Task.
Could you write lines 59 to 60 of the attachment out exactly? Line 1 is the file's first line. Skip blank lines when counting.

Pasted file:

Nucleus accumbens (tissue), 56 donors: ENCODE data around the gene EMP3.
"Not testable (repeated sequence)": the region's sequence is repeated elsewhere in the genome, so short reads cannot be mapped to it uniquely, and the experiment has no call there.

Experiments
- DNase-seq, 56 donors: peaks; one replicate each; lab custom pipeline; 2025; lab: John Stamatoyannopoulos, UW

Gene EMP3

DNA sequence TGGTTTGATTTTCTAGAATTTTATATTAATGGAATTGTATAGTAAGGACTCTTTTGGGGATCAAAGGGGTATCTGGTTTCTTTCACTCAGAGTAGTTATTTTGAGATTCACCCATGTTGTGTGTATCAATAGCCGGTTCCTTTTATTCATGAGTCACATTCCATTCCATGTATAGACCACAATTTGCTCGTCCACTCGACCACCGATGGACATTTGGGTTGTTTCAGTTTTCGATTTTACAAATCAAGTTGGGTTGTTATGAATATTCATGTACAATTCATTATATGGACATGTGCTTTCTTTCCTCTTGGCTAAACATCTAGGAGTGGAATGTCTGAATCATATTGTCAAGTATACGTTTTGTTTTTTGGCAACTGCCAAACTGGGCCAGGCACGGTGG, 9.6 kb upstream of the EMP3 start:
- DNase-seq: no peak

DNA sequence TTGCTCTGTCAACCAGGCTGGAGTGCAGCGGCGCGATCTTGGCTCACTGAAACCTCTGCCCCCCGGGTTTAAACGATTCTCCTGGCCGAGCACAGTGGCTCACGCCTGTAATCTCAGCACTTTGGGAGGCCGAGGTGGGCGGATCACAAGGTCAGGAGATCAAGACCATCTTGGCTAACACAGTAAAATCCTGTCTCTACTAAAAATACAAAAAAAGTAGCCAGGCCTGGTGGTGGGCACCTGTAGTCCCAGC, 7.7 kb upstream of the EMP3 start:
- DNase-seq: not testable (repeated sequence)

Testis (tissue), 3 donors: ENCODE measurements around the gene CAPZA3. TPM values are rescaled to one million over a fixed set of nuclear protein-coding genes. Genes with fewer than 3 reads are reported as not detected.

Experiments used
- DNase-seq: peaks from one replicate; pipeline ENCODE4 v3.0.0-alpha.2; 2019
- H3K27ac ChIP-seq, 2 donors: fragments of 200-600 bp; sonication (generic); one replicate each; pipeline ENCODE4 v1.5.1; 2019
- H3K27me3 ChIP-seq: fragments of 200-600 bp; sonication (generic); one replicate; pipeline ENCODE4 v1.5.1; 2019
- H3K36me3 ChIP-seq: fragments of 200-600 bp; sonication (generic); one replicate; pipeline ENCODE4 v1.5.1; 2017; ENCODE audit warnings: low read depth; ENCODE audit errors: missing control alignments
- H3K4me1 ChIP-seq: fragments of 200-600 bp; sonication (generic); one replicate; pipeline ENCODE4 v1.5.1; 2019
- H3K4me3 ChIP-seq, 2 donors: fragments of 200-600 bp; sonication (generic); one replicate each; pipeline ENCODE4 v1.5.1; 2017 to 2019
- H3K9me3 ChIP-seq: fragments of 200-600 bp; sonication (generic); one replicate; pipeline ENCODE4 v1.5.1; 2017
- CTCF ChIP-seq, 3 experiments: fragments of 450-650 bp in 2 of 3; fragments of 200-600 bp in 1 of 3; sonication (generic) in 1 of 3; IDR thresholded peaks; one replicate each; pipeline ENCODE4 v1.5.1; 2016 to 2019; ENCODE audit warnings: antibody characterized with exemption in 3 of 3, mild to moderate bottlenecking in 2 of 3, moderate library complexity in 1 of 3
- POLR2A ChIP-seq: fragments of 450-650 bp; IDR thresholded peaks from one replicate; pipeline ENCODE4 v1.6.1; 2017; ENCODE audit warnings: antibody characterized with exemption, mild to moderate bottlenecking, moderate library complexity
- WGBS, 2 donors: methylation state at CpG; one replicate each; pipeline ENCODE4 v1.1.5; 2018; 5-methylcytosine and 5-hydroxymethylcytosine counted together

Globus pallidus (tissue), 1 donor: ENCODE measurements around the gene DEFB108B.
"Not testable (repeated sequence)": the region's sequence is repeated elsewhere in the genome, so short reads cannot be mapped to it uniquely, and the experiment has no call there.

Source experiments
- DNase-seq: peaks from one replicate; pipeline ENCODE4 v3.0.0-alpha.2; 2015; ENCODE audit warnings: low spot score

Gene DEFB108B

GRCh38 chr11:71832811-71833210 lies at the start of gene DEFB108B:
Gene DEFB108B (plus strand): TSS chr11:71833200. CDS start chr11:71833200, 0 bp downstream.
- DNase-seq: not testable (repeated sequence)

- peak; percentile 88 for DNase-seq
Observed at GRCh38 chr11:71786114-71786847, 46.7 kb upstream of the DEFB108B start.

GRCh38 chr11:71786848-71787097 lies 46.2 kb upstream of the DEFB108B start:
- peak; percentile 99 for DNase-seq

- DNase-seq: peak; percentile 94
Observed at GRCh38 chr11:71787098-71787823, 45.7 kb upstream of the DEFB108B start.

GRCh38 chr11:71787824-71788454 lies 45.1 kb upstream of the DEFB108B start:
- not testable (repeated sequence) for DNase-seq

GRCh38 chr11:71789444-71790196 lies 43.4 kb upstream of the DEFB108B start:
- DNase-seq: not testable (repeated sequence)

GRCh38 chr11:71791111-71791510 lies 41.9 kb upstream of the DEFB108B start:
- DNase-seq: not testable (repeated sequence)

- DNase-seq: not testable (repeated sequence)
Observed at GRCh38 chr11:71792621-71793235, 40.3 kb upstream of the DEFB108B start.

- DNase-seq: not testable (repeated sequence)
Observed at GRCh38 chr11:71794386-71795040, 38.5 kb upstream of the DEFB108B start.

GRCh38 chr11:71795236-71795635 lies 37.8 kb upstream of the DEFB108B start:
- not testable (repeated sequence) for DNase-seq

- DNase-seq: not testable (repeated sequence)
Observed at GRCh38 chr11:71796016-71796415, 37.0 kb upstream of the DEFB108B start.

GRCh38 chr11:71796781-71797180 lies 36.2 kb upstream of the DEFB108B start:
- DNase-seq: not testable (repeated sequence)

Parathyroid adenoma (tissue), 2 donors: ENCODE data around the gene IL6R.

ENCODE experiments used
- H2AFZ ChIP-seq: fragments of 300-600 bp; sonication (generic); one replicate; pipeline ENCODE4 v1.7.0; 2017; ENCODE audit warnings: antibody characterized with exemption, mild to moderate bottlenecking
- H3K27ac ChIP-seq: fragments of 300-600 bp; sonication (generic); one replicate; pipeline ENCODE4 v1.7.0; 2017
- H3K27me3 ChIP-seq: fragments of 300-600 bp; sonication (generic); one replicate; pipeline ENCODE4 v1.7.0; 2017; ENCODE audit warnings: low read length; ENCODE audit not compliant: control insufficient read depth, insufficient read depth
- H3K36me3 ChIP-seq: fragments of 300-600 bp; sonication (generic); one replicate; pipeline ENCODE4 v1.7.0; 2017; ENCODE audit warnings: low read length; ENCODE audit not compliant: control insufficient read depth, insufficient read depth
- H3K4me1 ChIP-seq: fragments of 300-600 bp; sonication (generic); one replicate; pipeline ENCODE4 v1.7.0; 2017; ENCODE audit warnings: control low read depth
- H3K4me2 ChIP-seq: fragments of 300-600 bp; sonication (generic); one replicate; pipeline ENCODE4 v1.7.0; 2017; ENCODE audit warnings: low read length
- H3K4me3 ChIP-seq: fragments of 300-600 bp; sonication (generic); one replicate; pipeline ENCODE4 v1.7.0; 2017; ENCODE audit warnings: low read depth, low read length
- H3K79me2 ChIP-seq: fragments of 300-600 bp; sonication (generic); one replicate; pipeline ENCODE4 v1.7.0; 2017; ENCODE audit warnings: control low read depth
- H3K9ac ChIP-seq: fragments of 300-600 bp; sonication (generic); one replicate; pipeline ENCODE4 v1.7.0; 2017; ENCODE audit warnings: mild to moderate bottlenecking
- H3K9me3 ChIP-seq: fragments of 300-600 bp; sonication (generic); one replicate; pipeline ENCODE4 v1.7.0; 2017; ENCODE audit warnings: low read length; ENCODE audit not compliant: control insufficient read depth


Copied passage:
- H3K4me2 ChIP-seq: fragments of 300-600 bp; sonication (generic); one replicate; pipeline ENCODE4 v1.7.0; 2017; ENCODE audit warnings: low read length
- H3K4me3 ChIP-seq: fragments of 300-600 bp; sonication (generic); one replicate; pipeline ENCODE4 v1.7.0; 2017; ENCODE audit warnings: low read depth, low read length